Daily news, insights, and expert commentary on current and future Gen Z and Millennial trends.


I Want My Paramount Pictures!

The L.A. Times (registration required) profiles MTV veteran Tom Freston, who has been chosen by Sumner Redstone to resuscitate Paramount Pictures. Not sure whether...

Beauty, Boys and How to Get the Best Butt

Every so often a new independent teen magazine starts up with the goal of being an alternative to the mainstream fare that tends to focus...

Ypulse Philosophy

As a final Friday thought, I wanted to say a little more of what I think Ypulse is all about and where I’m coming...

Ypulse Update

Hi everyone—just a quick update on how Ypulse is evolving. We are beginning to find our audience! I have received positive feedback from youth...

Teens Love Cheap Underwear

The other week I was chatting with some friends about how hip Target has become and we were wondering whether it seemed that way for...

Swept Away

No it’s not a post about Madonna’s last movie bomb—it’s actually a very cool TV show called Swept Away TV, which...

The Teenification of the MTV Movie Awards

Yes I just made up the word teenification. Media Life reports a jump in viewers 12-17 of 25.7 percent, to 1.71 million from 1.36 million last year. So...

Mean Girls

Looks like we women learn to hold our grudges early. According to a new study, girls are more likely to get in fights as revenge...

The Newsfeed

Quote of the Day:  Millennials have grown up in a world where consuming wine outdoors—or any location outside of the traditional table—is more acceptable than generations past.”—Kate McManus, VP of Marketing, Delicato Family Wines (Wine Spectator)

Young consumers are “killing the shopping spree.” Whether they’re signing up for the growing number of clothing subscription services (Rent the Runway, Le Tote, Urban Outfitters, etc.), shopping second-hand, or just culling their closets—young shoppers are quitting fast fashion in droves. Some are inspired by Marie Kondo’s joy-sparking brand of minimalism, while others want to help the environment—and still others are just seeking a wide range of things to wear at a lower price. (Vice)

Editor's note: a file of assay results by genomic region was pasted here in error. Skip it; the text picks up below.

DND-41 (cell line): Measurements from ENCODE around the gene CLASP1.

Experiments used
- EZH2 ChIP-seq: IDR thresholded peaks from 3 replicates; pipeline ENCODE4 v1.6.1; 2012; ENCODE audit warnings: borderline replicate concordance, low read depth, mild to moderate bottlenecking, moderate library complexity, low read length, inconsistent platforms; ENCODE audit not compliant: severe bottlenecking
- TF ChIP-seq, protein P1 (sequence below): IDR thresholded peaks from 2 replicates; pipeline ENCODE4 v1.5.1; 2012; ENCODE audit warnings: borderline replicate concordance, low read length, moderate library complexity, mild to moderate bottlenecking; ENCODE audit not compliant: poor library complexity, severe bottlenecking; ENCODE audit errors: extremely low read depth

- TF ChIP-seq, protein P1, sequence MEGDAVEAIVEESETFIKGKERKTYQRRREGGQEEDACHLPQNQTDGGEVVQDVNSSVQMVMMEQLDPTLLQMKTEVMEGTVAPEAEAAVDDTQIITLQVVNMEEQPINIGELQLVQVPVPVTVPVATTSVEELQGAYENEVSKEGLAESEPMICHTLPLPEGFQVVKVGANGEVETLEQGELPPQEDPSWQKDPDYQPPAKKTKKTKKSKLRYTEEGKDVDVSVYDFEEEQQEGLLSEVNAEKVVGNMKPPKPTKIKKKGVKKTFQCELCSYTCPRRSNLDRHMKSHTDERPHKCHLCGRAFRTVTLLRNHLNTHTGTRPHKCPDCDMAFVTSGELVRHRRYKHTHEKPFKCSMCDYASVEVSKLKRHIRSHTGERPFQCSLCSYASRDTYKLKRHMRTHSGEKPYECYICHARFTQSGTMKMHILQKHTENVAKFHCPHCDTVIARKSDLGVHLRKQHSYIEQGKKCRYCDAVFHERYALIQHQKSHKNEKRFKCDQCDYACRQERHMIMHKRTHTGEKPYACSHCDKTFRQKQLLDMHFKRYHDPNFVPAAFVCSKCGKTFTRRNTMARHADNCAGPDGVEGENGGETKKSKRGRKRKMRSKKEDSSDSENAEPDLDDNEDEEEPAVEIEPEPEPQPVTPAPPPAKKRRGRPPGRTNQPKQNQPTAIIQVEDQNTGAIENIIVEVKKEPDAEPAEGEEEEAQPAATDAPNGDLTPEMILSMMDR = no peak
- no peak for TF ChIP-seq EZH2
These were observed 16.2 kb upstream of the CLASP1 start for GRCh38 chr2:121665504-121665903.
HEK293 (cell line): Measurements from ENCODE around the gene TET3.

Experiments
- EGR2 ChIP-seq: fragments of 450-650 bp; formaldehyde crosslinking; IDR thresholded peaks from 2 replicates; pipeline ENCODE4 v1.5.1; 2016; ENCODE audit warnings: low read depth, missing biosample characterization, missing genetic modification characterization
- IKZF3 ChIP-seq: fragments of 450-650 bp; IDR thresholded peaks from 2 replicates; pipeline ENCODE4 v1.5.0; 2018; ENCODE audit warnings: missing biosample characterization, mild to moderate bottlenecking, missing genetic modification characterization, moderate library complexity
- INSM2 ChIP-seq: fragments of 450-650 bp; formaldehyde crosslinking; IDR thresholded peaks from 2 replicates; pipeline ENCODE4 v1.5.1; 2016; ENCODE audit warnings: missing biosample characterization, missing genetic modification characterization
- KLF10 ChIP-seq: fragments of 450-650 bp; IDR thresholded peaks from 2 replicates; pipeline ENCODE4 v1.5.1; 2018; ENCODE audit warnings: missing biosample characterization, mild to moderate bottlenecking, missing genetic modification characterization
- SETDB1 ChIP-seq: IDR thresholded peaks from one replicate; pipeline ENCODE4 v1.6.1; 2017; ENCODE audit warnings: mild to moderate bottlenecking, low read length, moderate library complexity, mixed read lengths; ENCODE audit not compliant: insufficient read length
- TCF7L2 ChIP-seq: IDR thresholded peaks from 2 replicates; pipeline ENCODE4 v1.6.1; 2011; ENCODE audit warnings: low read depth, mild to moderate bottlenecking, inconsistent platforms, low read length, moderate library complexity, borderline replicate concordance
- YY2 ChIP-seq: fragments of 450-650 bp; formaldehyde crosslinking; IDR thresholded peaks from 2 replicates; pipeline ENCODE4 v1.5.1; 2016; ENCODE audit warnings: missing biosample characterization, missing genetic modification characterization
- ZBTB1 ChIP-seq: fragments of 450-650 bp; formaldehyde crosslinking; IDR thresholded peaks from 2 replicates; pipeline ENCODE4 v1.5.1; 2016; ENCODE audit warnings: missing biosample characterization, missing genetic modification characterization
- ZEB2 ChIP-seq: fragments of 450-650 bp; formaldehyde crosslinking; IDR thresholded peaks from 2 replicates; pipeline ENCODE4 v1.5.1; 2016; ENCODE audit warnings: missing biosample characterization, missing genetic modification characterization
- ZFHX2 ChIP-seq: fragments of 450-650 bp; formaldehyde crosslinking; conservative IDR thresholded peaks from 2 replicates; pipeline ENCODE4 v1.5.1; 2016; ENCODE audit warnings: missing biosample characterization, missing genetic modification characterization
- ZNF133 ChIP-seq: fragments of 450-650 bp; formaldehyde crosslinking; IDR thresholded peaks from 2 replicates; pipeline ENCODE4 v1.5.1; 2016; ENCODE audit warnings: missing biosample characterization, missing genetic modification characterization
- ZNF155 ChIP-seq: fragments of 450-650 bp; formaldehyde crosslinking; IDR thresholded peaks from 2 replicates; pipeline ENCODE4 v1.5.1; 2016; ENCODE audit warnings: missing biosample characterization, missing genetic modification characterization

Airbnb is launching “adventures” for experience-seeking young travelers. The site that started with accommodations and moved into one-off “experiences” (like dinner parties) now offers multi-day excursions, complete with guides, gear, meals, and accommodations. The platform already features over 200 trips in 40 countries, including a tiger-tracking expedition in Kenya and a trek through the canyons of Oman. (Fast Company)

Tyson Foods is taking on the fake meat market with plant-based nuggets. The pea protein nuggets are the first in a line of “Raised & Rooted” products from Tyson Foods. The brand's CEO explains they’re catering to the “growing number of people open to flexible diets that include both meat and plant-based protein”—aka young flexitarians, not full-time vegans. But can a company known for its meat sell the idea that “this [trend] is about ‘and’—not ‘or’”? (The Verge)

Snapchatters can shop Levi’s new Pride Month jacket via selfie filter. The Shoppable feature is first enabled by scanning a QR code found at select stores or by getting a special Snapcode from a friend. Then, users can try on the special-edition trucker jacket via augmented reality, customizing it with one of two washes and a selection of six pins and patches. Once they complete the look, users can purchase the Pride Month Jacket—without ever leaving the app. (SJ)

Amazon’s new Echo Dot Kids Edition revamps the original. The new smart speakertakes many cues from the adult version’s second generation (it’s louder and rounder) but adds special features just for kids that go beyond a rainbow-striped color scheme. The device will come with a year of FreeTime Unlimited, a subscription service that includes popular Alexa skills like Pinkfong’s Baby Shark Adventures, as well as an enhanced parental control suite to address growing privacy concerns. (VarietyCNET)

Quote of the Day: “Young people still have an incredible interest in the Olympic Games…But the way they are consuming the Olympic Games—the type of content they are watching and the ways and the platforms on which they are watching—are fundamentally changing.”—Kit McConnell, Sports Director, International Olympic Committee (Bloomberg)

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